Check the appliances. Refrigerators can grow mold inside if they don’t have proper ventilation when in storage. Clean the refrigerator’s interior thoroughly with a disinfecting cleaner. Then turn on the power to see whether the refrigerator is cooling properly, and check that the ice maker and water dispenser are working, if applicable. If the water lines were winterized with RV antifreeze, the first few ice cubes may appear pink. Run a few batches through the ice maker to clear the lines. If the RV is equipped with a dishwasher or a clothes washer, run an empty wash cycle with soap and hot water to clean it and remove any RV antifreeze that accumulated.
Don’t forget to change the batteries in the carbon monoxide, propane, and smoke alarms, and inspect fire extinguishers to make sure they are operating properly. Check the gas cooktop and oven to verify that they, too, are operating correctly. This also should be part of an annual professional propane inspection.
Two schools of thought exist regarding annual chassis service times: in the fall prior to storage, or in the spring when removing the RV from storage. My personal preference is to do it before storage. Engine oil contains acids and other contaminants after a year of use, and leaving those chemicals in the engine over the winter allows them to attack bearing surfaces, cylinder walls, etc. By changing the oil prior to storage, the contaminants are removed, leaving clean, fresh oil in the engine. Also, other lubricants, especially grease, can be pushed away from the surfaces they are supposed to lubricate. Servicing the chassis in the fall ensures fresh lubricant is spread evenly over every bearing surface.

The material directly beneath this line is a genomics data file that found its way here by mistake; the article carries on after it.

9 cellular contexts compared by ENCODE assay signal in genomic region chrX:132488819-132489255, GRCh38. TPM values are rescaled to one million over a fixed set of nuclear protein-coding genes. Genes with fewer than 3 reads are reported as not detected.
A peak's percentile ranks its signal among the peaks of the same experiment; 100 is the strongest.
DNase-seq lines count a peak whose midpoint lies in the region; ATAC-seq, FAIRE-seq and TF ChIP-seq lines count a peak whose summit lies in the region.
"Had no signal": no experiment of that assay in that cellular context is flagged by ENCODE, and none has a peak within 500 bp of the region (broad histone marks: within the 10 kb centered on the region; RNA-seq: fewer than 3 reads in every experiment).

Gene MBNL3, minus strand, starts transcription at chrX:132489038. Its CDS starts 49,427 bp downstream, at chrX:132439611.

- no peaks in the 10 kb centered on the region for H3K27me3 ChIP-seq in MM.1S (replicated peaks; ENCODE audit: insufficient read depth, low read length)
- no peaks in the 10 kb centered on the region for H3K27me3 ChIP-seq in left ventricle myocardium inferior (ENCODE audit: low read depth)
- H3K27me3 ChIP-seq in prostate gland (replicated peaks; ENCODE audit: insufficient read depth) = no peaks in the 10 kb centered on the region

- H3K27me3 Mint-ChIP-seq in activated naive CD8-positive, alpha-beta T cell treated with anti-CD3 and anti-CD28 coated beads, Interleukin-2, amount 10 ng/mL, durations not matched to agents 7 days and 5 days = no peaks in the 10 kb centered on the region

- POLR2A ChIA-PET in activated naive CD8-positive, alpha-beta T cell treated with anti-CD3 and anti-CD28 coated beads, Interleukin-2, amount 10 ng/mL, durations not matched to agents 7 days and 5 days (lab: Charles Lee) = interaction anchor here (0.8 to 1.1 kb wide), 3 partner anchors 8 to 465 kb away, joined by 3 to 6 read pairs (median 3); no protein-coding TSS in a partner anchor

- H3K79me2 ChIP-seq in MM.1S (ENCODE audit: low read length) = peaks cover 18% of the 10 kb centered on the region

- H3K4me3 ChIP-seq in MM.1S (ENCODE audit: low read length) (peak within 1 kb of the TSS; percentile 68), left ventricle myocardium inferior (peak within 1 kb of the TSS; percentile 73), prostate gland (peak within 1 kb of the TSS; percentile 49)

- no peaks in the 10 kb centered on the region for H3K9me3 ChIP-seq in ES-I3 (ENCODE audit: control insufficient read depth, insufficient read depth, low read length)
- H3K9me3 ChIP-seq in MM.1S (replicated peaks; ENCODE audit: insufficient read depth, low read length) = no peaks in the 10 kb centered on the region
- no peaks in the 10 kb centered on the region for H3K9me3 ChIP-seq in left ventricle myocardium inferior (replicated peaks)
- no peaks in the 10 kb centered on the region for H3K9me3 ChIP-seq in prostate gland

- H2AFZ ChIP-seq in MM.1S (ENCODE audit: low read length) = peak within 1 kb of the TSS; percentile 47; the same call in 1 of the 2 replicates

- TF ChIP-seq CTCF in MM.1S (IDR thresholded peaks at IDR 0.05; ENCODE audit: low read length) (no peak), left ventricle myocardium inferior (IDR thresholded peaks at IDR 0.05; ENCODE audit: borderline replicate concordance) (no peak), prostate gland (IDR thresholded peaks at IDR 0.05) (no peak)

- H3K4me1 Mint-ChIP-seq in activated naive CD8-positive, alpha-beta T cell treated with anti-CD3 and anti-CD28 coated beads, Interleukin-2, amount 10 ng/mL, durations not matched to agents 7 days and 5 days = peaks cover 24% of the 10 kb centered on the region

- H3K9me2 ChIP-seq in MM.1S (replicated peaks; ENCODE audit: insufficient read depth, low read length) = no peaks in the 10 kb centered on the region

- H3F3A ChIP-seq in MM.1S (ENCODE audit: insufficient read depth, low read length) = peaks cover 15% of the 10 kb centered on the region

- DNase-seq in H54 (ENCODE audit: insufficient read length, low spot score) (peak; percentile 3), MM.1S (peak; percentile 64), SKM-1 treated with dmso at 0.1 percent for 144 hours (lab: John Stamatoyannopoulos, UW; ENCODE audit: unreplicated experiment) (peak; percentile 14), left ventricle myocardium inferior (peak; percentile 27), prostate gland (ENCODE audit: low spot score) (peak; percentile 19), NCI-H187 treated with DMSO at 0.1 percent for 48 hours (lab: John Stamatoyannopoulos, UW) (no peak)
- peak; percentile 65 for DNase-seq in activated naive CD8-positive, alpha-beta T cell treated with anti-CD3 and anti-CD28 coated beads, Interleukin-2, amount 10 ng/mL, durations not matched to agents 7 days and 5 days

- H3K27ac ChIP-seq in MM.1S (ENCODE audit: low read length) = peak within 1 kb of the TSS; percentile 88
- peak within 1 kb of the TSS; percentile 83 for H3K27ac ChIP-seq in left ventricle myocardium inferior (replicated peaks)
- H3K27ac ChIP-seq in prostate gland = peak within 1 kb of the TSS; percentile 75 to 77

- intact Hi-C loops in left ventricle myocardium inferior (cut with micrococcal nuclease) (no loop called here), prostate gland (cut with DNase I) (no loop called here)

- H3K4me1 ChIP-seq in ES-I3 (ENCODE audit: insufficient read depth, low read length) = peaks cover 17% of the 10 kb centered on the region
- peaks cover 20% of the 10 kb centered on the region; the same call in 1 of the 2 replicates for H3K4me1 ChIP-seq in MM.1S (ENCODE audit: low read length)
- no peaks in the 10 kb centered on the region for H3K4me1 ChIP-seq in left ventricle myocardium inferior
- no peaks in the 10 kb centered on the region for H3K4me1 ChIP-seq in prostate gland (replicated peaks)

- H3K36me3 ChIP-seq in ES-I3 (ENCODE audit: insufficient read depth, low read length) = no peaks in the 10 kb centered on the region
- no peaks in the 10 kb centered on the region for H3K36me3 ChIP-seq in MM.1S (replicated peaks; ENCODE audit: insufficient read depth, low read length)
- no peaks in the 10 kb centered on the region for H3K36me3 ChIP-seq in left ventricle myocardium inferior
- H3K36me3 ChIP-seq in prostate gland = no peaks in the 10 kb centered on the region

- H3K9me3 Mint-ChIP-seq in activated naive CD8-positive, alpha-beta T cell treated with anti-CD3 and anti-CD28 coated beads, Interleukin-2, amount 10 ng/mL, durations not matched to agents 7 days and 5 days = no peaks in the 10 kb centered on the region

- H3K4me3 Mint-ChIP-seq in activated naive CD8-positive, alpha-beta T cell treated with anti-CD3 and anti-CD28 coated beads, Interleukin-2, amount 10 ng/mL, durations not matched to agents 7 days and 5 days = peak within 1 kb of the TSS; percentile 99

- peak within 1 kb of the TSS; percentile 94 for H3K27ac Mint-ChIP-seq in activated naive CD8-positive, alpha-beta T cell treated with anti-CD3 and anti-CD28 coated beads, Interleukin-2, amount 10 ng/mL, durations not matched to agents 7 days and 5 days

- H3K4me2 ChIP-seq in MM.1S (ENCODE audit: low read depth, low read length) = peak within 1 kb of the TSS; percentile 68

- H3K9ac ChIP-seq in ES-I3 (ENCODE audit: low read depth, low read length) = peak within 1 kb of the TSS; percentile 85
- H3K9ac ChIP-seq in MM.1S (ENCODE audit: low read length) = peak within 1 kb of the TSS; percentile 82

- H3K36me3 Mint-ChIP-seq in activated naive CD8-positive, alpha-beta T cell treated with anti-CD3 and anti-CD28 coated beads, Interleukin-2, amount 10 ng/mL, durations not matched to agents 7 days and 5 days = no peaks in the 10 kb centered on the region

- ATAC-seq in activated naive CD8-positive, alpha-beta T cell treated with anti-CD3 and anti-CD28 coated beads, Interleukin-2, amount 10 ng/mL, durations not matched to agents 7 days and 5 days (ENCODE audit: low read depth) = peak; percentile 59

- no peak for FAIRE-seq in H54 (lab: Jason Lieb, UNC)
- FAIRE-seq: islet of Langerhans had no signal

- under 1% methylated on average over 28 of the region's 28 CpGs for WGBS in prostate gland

For those who prefer spring service, obtain a supply of the correct filters and lubricants for the engine, transmission, and other components. Grease the suspension and the driveshaft universal joints and give everything a careful inspection. For towable RVs, be sure to inspect the brakes and repack the wheel bearings.
The RV generator also needs to be serviced. Each RV comes with a set of manuals for chassis and generator maintenance, so refer to them for the exact procedures and service intervals. Manuals can also be found online or obtained from a dealer.
Leveling jacks also need occasional attention. Some RVers prefer to store the vehicle with the jacks down to remove pressure from the tires during long-term storage. Wipe down the jack cylinders with WD-40, which both lubricates the cylinders and cleans them to prevent dirt from getting pressed into the seal. An alternative to extending the jacks, especially in colder and/or humid climates, is parking the RV on cement or wood and moving the unit slightly every month if possible.